"We knew the events [Weisman was allegedly involved in] while the trial was going on, but decided that was not the time to take disciplinary action" against her, Cromwell said in a recent interview. "And then after that, it just slipped between the cracks."
During the mid-1990s, church lawyers were battling more than a dozen plaintiffs who had filed the potentially costly civil suits. Filings claimed the archdiocese and its agents "knew or should have known of Defendant Merzbacher's predilections and... improper actions" while they were going on in the '70s and that officials could have prevented the abuse had they "taken appropriate steps to terminate, suspend, reprimand, [or] discipline" Merzbacher or those supervising him.
The cases were never litigated, however. They were dismissed by a state appeals court, which ruled the statute of limitations for such claims — typically three years after the event occurs or the child victims reach adulthood — had passed.
"Society totally failed to protect these schoolchildren from repeated rapes, sexual abuse, other physical and mental abuse, and from being terrorized at gunpoint by Merzbacher," one appeals court judge wrote in a 1997 opinion lamenting the dismissals.
Merzbacher refused to answer any of the claims against him in those cases, repeatedly invoking his Fifth Amendment right against self-incrimination during a 1995 deposition. A public defender who represented him during the criminal trial did not respond to messages seeking comment for this article. And an attorney currently representing Merzbacher in the federal appeals case has declined to discuss allegations against his client.
Weisman was never deposed in the civil cases, or called to the stand as a witness during the criminal trial. She has not been accused of a crime or named as a defendant in the civil suits.
It's unclear what Weisman does for the School Sisters of Notre Dame. Cornell did not respond to questions about her employment. Caine did not address her current work in his statement.
Did archdiocese know?
Some of Merzbacher's former students question whether the archdiocese knew more about the teacher's misconduct.
In court records, Gary Homberg, the former Catholic Community Middle School teacher, claims that he told Weisman and two priests — Derwart, now deceased, and Tillman — in 1974 that he "personally observed John Merzbacher sexually touching, molesting and fondling both male and female students" and was told to keep quiet about it or lose his job.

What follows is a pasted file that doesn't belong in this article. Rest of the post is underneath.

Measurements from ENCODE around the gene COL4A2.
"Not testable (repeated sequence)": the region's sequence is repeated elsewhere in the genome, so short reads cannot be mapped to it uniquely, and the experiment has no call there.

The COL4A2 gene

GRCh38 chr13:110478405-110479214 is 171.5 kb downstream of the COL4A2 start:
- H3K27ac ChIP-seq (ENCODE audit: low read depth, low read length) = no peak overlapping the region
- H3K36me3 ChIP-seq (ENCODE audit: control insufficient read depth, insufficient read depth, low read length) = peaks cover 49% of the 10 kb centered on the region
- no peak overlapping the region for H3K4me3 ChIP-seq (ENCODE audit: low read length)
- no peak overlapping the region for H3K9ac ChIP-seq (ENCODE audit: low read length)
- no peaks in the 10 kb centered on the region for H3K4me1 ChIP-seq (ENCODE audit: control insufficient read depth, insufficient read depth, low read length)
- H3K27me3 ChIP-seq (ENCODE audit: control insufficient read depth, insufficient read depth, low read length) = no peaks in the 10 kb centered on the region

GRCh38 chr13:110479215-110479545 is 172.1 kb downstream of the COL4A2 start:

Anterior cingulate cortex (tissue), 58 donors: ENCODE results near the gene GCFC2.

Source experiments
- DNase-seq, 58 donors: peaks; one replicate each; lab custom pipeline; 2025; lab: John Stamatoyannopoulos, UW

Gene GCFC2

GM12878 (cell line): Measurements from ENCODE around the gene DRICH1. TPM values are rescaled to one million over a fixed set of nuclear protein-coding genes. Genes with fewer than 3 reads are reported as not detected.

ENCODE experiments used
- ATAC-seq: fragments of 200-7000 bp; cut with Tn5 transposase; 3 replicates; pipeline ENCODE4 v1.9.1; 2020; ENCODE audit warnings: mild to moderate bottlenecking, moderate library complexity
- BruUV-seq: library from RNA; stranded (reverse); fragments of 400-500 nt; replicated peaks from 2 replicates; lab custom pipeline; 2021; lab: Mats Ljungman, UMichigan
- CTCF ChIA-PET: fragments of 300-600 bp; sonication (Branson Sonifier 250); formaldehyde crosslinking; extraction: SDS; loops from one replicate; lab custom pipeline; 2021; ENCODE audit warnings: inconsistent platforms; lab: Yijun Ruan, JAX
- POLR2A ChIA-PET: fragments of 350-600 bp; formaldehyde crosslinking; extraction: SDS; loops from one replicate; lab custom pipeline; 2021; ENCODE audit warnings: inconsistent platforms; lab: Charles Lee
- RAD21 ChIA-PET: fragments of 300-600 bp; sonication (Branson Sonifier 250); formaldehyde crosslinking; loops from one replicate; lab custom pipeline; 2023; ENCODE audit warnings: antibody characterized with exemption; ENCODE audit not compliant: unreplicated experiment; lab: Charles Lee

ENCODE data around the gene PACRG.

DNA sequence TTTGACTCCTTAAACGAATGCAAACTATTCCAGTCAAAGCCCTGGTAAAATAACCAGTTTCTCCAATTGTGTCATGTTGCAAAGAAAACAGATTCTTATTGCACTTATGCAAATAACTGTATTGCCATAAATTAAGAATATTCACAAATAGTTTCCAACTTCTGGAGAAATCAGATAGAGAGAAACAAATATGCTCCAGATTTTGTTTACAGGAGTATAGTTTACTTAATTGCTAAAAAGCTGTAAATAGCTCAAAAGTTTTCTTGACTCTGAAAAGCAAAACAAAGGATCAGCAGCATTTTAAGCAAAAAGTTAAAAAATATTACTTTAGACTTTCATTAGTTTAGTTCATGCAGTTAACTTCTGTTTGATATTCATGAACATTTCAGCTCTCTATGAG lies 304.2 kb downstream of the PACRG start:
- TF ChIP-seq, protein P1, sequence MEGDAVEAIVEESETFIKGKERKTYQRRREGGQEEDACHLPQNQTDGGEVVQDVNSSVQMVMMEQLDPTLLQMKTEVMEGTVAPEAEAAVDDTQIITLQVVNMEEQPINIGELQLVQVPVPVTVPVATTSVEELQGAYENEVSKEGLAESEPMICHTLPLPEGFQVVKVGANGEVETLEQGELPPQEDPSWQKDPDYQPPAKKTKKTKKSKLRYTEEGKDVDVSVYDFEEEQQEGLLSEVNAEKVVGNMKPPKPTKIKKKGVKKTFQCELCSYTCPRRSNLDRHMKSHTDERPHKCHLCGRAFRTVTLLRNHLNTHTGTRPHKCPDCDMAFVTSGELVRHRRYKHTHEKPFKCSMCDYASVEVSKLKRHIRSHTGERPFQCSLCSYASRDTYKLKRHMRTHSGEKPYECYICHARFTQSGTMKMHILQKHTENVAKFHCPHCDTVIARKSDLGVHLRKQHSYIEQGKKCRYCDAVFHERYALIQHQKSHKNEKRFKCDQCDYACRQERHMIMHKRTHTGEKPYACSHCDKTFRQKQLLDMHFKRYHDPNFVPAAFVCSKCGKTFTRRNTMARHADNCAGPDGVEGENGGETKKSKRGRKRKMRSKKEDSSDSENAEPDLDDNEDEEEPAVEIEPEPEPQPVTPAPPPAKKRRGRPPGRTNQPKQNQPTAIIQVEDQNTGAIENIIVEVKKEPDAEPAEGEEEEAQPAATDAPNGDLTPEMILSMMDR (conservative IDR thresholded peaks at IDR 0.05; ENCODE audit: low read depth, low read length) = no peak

Weisman consulted with the archdiocese about Homberg's allegations "that Merzbacher was carrying a gun in school and that he may have been act — interacting inappropriately with children," according to a police detective's grand jury testimony. He did not say whether Weisman outlined any sexual abuse claims.
Caine said she did not. "In reviewing the case files it is clear that Sr. Eileen consistently denied any knowledge of sexual abuse by Merzbacher," Caine wrote in his statement. "Sr. Eileen recalls consulting with the Archdiocese only about the gun issue."
Tillman, now a retired priest in residence at the Church of the Immaculate Conception in Towson, said in a brief interview that he did not know about the abuse until the 1990s.
"At no time [before then] did anybody in South Baltimore — teacher, parent, student — give me information about atrocities that John Merzbacher committed," he said. He added that he was "a bit defensive" about the idea that he withheld information.
In 1974, when Homberg claimed in a deposition to have met with them, Tillman and Derwart were priests at parishes affiliated with the Catholic Community Middle School — Tillman at Holy Cross and Derwart at Our Lady of Good Counsel.
Merzbacher was put on administrative leave while Weisman investigated the claims against him and reinstated shortly thereafter via a Feb. 22, 1974, letter from archdiocese attorney Joseph P. McCurdy Jr., which was submitted in court during the criminal case. That same day, the attorney sent a letter to Homberg advising him of his termination.
Homberg did not return messages seeking comment.
"If the diocesan attorney was involved in 1974, then the diocese was aware" of the allegations, Murphy wrote recently in a private Internet post she also shared with The Sun. She has spent years urging the archdiocese to acknowledge that it played a role in the abuse.
During Merzbacher's criminal trial, McCurdy — who was a Baltimore Circuit Court judge at the time — testified that he didn't conduct the inquiry and assumed Merzbacher had been cleared of wrongdoing when he was asked to write the letter. He didn't remember any allegations of sexual abuse, and said he thought claims against the teacher involved either bringing a gun or alcohol onto campus.
Reached by telephone recently, McCurdy, who retired from the Circuit Court in 2006, said he wasn't even sure about the claims of a gun.